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Friday, 24 November, 2000, 13:11 GMT
The music industry's outsider
Jonathan King
Jonathan King in 1985 as host of Entertainment USA
Music pundit Jonathan King, one of the industry's most influential figures for two decades, still says he prefers to be seen as an outsider.

"I have always been anti-establishment, and to be accepted by any establishment is offensive to me," he once said.

Jonathan King
King claims to have had 20 top 30 hits
He now runs his own music industry newsletter, The Tip Sheet.

But during the height of his fame he was either churning out his own records under a variety of pseudonyms - or expounding his views on the state of the pop world to anyone who would listen.

King decided he wanted to be a pop star at the age of 15, changing his first name from Kenneth to Jonathan.

Six years later, while studying English at Cambridge, he had his first hit with Everyone's Gone To The Moon.

The following year, he became manager of Decca Records, aged 22, and went on to set up his own label, UK Records, by 1970.

A string of hit records followed - some under his own names, some under other monikers.

Jonathan King
King's colourful manner made him a household name
They included Una Paloma Blanca, Lick A Smurp For Christmas, Loop di Love (by Shag), and Leap Up And Down And Wave Your Knickers In The Air by St Cecilia.

He once claimed he had 20 Top 30 hits under 20 different aliases.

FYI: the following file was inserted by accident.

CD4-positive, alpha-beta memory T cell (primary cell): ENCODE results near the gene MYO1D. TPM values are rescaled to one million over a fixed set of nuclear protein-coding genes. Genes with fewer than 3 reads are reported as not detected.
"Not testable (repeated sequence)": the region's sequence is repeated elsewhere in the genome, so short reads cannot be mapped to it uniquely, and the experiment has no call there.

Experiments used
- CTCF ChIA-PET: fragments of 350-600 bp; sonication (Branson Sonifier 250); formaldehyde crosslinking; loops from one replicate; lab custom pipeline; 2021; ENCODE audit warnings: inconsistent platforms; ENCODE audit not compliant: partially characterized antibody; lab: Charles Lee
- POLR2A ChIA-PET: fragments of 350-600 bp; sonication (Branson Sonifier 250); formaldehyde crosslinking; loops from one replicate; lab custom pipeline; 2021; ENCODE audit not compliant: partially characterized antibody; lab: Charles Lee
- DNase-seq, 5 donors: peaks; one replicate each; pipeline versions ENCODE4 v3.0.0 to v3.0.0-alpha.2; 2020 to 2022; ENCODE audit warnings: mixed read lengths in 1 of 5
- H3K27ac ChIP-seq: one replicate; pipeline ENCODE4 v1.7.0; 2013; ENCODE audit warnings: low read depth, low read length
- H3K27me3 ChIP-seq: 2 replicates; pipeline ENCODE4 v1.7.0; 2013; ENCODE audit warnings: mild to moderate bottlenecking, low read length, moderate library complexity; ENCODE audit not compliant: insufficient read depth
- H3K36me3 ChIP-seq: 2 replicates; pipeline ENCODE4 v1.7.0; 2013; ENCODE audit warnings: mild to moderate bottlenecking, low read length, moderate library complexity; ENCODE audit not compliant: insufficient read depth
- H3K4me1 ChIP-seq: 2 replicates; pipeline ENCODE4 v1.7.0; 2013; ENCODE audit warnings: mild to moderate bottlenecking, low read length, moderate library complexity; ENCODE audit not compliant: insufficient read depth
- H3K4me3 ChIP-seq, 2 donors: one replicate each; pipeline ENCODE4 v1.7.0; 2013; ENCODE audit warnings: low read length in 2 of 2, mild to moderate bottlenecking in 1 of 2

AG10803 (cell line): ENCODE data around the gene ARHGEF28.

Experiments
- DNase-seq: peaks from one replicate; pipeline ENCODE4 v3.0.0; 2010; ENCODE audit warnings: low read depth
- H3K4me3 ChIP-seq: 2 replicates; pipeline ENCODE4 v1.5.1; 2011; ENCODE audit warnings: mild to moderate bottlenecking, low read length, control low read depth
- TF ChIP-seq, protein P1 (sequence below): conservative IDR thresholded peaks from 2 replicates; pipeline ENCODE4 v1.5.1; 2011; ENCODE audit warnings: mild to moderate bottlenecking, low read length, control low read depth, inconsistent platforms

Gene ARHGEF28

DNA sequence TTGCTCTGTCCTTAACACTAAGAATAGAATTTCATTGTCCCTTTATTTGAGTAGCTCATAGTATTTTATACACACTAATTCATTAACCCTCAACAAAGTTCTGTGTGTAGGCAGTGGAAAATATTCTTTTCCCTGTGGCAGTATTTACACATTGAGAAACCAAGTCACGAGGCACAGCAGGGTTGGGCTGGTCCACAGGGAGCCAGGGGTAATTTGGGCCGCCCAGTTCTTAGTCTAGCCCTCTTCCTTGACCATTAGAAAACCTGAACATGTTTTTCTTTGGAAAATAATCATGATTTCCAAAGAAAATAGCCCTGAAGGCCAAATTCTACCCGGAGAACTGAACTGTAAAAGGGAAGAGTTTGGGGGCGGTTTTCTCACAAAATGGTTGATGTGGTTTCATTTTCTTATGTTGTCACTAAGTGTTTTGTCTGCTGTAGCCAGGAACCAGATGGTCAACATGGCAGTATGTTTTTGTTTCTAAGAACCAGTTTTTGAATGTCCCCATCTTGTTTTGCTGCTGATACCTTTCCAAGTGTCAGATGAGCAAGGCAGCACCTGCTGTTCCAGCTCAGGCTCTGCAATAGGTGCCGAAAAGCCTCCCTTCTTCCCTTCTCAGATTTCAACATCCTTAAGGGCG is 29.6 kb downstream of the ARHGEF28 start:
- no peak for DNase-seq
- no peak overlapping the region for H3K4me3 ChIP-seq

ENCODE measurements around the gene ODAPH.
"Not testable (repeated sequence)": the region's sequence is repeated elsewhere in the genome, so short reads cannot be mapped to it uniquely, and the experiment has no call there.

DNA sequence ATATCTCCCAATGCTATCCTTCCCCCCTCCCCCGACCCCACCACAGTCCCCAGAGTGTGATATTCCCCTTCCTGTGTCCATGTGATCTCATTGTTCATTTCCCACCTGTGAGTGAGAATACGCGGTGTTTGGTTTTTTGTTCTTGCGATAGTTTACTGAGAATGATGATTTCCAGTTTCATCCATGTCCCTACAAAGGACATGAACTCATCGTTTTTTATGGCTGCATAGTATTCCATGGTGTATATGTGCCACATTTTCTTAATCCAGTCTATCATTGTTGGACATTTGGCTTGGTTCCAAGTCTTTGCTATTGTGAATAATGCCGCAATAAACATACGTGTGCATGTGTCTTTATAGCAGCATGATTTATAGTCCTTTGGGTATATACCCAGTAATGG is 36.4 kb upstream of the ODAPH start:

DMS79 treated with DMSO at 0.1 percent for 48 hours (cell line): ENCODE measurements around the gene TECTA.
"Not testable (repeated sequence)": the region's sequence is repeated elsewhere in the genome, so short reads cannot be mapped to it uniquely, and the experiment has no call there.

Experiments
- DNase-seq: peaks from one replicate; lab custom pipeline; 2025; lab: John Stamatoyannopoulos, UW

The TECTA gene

Household name

With his large round glasses and colourful dress sense, he became a household name.

His influence on the music industry remained strong during the 70s, and he was linked to the rise of Genesis, The Bay City Rollers, and 10cc.

In the 80s, he moved into the media, hosting two programmes for BBC Two, Entertainment USA and music show No Limits.

Jonathan King in 1987
His columns would lambast or praise the stars of the day
He became a prickly outsider, and used his weekly column in The Sun newspaper to lambast the pop stars of the day - and praise his discoveries.

In 1989, the British Phonographic Industry recruited him to revamp the Brit Awards, the UK pop industry's flagship awards.

King insisted on total control of the event. The 1990 awards even featured then-Prime Minister Margaret Thatcher crooning her favourite song - How Much Is That Doggy In The Window?

He quit the Brits "in disgust" in 1991 after the BPI said it wanted more big names at the ceremony - King wanted it to be a showcase for new talent.

Eurovision master

In 1995 he tried to make the Eurovision Song Contest credible for British audiences.

Jonathan King
King persuaded Margaret Thatcher to appear at the Brits
He was more successful there, as the three acts he sent to the contest - Love City Groove, Gina G, and a reformed Katrina and The Waves - each had top 10 hits with their entries.

In 1997, the BPI welcomed him back to give him an award for his work in the industry, calling him "someone who many love to hate", but adding: "He has undoubtedly brought the best of our industry into the hearts of millions of people."

Until very recently, he was still expounding his views on pop - calling Robbie Williams "talentless".

His personal life remained hidden from view - he said he never wanted to marry, or commit himself to any relationship where he would feel "tied".

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